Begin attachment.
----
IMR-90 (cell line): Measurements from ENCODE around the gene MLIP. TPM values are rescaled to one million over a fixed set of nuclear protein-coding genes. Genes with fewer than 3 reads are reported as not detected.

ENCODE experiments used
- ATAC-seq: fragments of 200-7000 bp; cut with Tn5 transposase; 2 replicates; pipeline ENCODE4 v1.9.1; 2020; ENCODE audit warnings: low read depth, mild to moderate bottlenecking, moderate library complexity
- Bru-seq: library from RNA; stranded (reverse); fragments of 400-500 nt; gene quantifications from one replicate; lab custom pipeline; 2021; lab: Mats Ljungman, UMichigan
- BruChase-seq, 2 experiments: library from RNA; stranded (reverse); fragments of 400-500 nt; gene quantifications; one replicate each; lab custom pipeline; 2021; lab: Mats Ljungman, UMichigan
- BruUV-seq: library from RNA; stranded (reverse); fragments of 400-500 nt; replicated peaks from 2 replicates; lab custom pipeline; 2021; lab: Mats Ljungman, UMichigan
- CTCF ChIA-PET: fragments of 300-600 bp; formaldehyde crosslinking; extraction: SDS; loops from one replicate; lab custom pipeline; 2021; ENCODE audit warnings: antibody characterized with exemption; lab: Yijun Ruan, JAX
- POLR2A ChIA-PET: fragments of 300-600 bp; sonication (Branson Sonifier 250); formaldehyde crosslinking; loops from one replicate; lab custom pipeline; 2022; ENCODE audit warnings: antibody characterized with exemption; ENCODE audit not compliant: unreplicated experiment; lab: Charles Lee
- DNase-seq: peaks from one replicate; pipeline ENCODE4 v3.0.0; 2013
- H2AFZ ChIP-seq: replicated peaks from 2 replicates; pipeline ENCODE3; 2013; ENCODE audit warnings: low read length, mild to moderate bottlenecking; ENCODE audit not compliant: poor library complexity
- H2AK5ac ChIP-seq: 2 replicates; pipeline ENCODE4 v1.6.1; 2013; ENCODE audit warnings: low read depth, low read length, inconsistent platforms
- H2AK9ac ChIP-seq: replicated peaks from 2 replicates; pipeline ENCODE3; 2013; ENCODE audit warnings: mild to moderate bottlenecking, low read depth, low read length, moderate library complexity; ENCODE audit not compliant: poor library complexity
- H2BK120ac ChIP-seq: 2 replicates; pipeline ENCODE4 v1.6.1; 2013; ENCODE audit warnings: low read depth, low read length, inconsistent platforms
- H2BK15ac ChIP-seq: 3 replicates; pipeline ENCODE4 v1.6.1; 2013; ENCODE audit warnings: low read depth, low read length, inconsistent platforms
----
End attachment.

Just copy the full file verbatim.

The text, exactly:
IMR-90 (cell line): Measurements from ENCODE around the gene MLIP. TPM values are rescaled to one million over a fixed set of nuclear protein-coding genes. Genes with fewer than 3 reads are reported as not detected.

ENCODE experiments used
- ATAC-seq: fragments of 200-7000 bp; cut with Tn5 transposase; 2 replicates; pipeline ENCODE4 v1.9.1; 2020; ENCODE audit warnings: low read depth, mild to moderate bottlenecking, moderate library complexity
- Bru-seq: library from RNA; stranded (reverse); fragments of 400-500 nt; gene quantifications from one replicate; lab custom pipeline; 2021; lab: Mats Ljungman, UMichigan
- BruChase-seq, 2 experiments: library from RNA; stranded (reverse); fragments of 400-500 nt; gene quantifications; one replicate each; lab custom pipeline; 2021; lab: Mats Ljungman, UMichigan
- BruUV-seq: library from RNA; stranded (reverse); fragments of 400-500 nt; replicated peaks from 2 replicates; lab custom pipeline; 2021; lab: Mats Ljungman, UMichigan
- CTCF ChIA-PET: fragments of 300-600 bp; formaldehyde crosslinking; extraction: SDS; loops from one replicate; lab custom pipeline; 2021; ENCODE audit warnings: antibody characterized with exemption; lab: Yijun Ruan, JAX
- POLR2A ChIA-PET: fragments of 300-600 bp; sonication (Branson Sonifier 250); formaldehyde crosslinking; loops from one replicate; lab custom pipeline; 2022; ENCODE audit warnings: antibody characterized with exemption; ENCODE audit not compliant: unreplicated experiment; lab: Charles Lee
- DNase-seq: peaks from one replicate; pipeline ENCODE4 v3.0.0; 2013
- H2AFZ ChIP-seq: replicated peaks from 2 replicates; pipeline ENCODE3; 2013; ENCODE audit warnings: low read length, mild to moderate bottlenecking; ENCODE audit not compliant: poor library complexity
- H2AK5ac ChIP-seq: 2 replicates; pipeline ENCODE4 v1.6.1; 2013; ENCODE audit warnings: low read depth, low read length, inconsistent platforms
- H2AK9ac ChIP-seq: replicated peaks from 2 replicates; pipeline ENCODE3; 2013; ENCODE audit warnings: mild to moderate bottlenecking, low read depth, low read length, moderate library complexity; ENCODE audit not compliant: poor library complexity
- H2BK120ac ChIP-seq: 2 replicates; pipeline ENCODE4 v1.6.1; 2013; ENCODE audit warnings: low read depth, low read length, inconsistent platforms
- H2BK15ac ChIP-seq: 3 replicates; pipeline ENCODE4 v1.6.1; 2013; ENCODE audit warnings: low read depth, low read length, inconsistent platforms